Then there is the duty to promote, which requires the State to put in place, measures aimed at the promotion of tolerance, awareness-raising, and the building of infrastructure to enhance the enjoyment of rights; and finally, the duty to fulfil, which requires the state to adopt appropriate legislative, administrative, judicial, promotional and other measures to realise the right.

To buttress this submission, the appellants relied on the South African case of Glenister v. President of the Republic of South Africa [2011] ZACC 6;2011 (3) SA 347(CC); 2011(7) BCLR 651 in which, while interpreting the provisions of Section 7(2) of the South African Constitution, which is similar to Article 21 (1) of our Constitution, (Ncogbo CJ) upheld the negative and positive State obligation to give effect to fundamental rights contained in the Bill of Rights.

In addition, the appellants submitted to the Supreme Court that it is incumbent upon the Government to make policies and take other measures to ensure the protection of human rights under Article 21 (2) of the Constitution. They submitted further that, in accordance with the Principles and Guidelines on the Implementation of Economic, Social and Cultural Rights in the African Charter on Human and Peoples’ Rights, the Petition No 3 OF 2018 26, the State has an obligation to put in place, measures to ensure the realisation of social, economic and cultural rights.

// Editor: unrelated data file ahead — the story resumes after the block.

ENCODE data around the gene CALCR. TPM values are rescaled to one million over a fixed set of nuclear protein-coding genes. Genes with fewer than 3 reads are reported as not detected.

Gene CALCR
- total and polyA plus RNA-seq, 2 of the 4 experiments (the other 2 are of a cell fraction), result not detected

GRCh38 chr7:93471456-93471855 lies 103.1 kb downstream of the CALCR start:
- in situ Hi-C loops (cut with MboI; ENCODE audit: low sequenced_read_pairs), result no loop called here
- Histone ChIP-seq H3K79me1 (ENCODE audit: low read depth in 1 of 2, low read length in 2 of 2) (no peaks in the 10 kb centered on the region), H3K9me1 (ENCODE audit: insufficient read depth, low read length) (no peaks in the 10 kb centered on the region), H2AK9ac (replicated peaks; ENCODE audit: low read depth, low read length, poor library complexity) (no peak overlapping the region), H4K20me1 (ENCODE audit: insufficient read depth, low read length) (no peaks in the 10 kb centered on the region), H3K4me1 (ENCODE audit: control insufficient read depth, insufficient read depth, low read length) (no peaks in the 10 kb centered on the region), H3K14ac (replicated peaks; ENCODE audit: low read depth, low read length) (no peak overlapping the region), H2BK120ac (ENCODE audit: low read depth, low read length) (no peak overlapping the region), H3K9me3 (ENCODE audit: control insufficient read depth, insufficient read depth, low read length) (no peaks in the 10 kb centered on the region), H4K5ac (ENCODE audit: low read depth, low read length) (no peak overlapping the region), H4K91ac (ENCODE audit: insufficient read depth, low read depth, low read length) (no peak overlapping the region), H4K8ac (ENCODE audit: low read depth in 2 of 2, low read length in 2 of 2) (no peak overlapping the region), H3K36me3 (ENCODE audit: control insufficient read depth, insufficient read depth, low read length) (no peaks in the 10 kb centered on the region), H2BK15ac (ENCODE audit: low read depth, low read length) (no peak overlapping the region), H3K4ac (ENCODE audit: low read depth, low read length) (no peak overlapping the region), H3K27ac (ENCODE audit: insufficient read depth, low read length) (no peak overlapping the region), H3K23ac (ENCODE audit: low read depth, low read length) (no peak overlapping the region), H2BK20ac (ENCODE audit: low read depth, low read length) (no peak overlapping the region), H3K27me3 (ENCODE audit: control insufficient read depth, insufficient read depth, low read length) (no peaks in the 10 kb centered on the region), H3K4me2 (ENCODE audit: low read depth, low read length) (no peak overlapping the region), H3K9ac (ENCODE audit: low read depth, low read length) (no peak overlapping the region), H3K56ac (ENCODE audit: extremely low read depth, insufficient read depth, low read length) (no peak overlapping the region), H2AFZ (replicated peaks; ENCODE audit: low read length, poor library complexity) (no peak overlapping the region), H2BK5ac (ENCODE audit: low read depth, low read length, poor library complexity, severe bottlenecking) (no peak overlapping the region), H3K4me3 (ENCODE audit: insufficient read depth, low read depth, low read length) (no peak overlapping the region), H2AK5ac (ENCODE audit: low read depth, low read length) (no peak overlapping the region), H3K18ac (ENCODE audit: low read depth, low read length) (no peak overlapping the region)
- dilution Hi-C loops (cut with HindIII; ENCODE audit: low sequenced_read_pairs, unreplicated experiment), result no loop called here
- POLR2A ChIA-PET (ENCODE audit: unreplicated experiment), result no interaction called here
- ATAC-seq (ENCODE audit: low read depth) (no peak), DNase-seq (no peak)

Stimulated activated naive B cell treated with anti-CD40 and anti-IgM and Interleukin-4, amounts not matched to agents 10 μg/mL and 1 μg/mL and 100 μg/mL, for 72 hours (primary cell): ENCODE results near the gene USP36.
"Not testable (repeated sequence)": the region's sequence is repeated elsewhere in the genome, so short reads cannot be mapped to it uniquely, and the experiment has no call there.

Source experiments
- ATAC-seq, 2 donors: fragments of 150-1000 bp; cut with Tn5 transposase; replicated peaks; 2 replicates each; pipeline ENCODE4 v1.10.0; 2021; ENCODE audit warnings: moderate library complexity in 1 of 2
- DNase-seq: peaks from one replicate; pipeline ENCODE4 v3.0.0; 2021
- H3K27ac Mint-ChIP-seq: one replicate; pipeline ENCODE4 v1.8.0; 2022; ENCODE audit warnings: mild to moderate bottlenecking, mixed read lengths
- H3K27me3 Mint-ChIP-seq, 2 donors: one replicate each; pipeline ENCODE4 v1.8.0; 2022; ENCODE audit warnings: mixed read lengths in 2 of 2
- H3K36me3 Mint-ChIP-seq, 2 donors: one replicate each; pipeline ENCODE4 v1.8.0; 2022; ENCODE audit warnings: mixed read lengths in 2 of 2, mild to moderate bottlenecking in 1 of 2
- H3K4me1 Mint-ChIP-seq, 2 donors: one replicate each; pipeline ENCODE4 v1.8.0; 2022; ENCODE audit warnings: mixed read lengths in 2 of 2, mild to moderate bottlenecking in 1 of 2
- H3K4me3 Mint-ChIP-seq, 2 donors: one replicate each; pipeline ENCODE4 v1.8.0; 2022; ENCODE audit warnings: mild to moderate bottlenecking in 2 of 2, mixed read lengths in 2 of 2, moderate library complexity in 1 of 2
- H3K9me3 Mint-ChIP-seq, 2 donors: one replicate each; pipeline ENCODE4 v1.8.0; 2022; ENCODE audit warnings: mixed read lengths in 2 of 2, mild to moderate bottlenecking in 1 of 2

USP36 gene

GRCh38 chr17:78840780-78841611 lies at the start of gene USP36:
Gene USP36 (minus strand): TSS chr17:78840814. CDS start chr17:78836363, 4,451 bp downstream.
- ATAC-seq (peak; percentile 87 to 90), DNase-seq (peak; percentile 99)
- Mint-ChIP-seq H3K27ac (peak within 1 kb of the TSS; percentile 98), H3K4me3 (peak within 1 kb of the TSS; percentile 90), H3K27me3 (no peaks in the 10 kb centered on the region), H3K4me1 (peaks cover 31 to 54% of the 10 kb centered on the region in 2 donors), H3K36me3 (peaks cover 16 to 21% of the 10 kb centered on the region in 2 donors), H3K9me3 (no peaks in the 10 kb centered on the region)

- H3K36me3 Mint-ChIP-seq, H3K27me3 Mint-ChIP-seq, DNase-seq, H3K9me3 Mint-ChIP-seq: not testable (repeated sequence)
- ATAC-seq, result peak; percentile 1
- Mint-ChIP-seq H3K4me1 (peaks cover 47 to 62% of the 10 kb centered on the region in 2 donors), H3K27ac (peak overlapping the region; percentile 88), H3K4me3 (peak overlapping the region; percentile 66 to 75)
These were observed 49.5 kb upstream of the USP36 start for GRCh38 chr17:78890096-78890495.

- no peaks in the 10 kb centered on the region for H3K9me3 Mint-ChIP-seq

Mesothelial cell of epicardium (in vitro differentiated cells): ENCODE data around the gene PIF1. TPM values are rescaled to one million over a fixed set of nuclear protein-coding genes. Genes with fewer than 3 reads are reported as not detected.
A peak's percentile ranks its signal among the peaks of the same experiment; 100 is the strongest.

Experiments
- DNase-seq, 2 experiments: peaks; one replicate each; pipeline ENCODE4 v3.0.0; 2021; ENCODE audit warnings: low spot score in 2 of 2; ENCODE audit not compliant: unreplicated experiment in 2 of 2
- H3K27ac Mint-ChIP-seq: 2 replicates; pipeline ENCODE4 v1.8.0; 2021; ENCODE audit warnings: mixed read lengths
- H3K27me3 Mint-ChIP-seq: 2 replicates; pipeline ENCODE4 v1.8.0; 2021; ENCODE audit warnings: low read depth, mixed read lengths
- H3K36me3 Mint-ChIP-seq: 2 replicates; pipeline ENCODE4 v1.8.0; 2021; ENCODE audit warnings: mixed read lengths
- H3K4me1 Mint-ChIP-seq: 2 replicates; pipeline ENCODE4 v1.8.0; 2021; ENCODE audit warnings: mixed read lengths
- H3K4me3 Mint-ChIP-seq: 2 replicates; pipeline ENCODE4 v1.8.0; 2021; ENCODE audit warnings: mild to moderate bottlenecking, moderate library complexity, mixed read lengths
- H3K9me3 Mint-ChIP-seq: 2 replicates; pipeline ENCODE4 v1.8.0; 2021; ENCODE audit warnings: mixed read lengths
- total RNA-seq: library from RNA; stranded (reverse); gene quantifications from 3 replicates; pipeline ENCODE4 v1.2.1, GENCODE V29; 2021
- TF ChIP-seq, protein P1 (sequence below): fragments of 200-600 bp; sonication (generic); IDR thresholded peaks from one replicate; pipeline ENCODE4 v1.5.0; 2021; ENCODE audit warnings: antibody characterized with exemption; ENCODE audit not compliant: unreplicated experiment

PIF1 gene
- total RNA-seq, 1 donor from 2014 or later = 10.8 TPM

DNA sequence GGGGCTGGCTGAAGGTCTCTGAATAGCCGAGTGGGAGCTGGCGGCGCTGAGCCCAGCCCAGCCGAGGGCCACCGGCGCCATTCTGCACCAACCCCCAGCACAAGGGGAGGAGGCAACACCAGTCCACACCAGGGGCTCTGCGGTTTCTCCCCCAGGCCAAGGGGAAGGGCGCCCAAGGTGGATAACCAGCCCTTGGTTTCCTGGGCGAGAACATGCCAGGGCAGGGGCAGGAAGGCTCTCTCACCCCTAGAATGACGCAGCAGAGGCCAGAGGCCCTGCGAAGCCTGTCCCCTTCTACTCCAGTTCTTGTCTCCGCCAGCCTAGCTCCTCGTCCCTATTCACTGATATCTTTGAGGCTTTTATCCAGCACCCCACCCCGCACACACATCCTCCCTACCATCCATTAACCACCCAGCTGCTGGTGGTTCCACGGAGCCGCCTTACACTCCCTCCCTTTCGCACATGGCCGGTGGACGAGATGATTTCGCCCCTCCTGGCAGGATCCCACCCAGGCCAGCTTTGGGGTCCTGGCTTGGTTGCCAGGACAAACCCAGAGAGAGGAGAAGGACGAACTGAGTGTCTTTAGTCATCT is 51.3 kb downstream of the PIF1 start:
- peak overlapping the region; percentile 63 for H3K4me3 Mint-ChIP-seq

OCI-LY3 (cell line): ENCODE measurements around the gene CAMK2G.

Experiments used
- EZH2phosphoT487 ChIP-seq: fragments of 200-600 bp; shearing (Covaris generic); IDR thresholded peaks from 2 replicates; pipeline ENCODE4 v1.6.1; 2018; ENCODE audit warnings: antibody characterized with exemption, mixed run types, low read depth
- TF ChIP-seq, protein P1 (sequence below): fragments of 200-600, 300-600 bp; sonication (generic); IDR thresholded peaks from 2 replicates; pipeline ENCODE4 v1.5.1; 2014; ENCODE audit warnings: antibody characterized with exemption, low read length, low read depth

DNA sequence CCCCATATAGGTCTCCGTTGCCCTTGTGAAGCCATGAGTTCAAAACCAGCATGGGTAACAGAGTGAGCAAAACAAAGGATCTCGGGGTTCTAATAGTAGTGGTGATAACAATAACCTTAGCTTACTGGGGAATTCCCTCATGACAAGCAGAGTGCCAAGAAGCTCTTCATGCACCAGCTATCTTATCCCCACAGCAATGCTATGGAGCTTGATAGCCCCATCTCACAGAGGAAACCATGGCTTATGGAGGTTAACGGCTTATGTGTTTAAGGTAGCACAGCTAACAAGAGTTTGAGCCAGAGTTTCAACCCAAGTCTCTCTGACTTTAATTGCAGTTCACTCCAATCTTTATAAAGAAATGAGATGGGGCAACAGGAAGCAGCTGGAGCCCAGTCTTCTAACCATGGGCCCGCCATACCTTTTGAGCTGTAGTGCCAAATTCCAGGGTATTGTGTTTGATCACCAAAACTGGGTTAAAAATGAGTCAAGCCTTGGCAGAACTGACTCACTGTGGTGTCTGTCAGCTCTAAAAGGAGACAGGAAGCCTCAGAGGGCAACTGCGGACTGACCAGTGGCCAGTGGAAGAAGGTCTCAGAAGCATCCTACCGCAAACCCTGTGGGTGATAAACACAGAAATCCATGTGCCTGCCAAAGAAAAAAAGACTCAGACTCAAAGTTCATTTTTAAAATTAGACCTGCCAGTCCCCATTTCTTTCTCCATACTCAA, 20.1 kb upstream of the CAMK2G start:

Progressive Rights

 On the progressive realisation of Article 43 rights, the appellants submitted that the term “progressive” does not afford the State a Carte-Blanche to postpone or suspend its obligations. On the contrary, it requires the State to take immediate steps to the maximum of its available resources to realise those rights. They, therefore, urged that the State cannot sanction an eviction in the absence of a concomitant duty to ensure alternative housing for the evictees.

They further submitted that the State must not only begin to take steps towards the realisation of the rights under Article 43 of the Constitution, but it must also be seen to be taking such through clear policies and demonstrable measures. In support of this argument, the appellants cited Okwanda v. Minister of Health and Medical Services, Petition No 94 of 2012 (paragraphs 15-16); MMM v. Permanent Secretary, Ministry of Education & 2 Others [2013] eKLR; and The Limburg Principles on the Implementation of the International Covenant on Economic, Social and Cultural Rights (Limburg Principles).

The Supreme Court held that the question as to when the right to housing accrues is not dependent upon its progressive realisation. The right accrues to every individual or family, by virtue of being a citizen. It is an entitlement guaranteed by the Constitution under the Bill of rights.

Structural Interdicts

One of the issues for determination by the Supreme Court was, “what is the place of structural interdicts (if any) as forms of relief in human rights litigation under the Constitution.” The High Court, on this issue, had granted structural orders requiring the respondents to furnish the court with information regarding policies and programmes of shelter and access to housing. The Court of Appeal, overturning this decision, took the view that the High Court had become functus officio and could therefore not reserve, for itself, any issues on the matter.